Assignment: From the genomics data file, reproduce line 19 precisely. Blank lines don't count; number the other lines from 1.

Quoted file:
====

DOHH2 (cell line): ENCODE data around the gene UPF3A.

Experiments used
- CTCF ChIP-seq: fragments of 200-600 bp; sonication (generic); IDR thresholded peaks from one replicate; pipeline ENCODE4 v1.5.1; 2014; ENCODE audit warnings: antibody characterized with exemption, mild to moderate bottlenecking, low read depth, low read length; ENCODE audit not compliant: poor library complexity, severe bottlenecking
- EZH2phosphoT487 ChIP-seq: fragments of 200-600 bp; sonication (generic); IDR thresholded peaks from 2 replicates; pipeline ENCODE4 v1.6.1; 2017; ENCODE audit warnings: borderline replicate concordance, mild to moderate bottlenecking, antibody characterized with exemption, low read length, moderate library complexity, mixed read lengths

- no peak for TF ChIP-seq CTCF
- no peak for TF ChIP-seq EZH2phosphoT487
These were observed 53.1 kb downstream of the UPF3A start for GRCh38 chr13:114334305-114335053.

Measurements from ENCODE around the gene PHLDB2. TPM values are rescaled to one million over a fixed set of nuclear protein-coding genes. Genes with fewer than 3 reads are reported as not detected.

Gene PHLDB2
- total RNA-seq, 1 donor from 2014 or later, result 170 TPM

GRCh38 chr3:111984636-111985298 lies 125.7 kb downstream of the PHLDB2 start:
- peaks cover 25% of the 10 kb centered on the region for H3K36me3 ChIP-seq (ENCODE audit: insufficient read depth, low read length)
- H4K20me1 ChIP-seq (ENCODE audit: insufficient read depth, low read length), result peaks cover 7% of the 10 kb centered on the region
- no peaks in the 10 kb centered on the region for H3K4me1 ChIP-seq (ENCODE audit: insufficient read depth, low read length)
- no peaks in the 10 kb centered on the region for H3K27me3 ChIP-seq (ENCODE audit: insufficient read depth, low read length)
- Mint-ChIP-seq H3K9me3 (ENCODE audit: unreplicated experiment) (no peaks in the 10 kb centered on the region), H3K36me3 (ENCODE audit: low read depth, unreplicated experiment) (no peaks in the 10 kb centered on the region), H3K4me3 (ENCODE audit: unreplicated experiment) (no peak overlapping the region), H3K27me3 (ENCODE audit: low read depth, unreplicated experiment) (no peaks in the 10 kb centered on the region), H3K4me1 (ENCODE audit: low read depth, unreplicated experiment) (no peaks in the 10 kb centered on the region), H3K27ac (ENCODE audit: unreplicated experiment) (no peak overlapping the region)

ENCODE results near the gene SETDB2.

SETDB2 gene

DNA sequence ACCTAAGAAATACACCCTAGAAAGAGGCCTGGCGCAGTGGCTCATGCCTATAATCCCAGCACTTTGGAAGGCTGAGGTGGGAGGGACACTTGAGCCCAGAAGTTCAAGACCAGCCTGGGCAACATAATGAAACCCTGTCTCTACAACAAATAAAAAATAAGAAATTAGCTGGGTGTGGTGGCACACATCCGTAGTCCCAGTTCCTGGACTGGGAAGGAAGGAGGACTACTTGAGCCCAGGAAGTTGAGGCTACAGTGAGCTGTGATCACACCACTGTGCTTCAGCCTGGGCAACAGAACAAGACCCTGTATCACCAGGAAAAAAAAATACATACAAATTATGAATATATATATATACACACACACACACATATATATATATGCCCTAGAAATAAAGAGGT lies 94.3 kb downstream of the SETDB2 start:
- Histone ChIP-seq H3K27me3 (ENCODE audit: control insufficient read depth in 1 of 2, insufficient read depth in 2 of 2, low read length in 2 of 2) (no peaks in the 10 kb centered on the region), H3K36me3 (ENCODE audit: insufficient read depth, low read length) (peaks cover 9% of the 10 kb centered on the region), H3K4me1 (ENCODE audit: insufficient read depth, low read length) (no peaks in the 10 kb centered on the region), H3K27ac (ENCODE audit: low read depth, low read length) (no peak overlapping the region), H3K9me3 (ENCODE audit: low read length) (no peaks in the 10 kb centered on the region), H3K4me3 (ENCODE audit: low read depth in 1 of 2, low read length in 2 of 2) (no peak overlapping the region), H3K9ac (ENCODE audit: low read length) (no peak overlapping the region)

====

DNA sequence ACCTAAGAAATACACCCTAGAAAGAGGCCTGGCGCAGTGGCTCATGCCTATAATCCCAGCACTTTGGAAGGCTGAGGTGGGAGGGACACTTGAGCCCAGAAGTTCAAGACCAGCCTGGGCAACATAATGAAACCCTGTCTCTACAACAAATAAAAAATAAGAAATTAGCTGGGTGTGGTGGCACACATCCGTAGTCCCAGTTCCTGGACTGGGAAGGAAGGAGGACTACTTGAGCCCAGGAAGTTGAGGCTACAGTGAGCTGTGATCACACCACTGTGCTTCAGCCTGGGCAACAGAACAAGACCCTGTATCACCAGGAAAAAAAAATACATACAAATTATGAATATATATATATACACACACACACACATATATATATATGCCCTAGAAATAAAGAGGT lies 94.3 kb downstream of the SETDB2 start: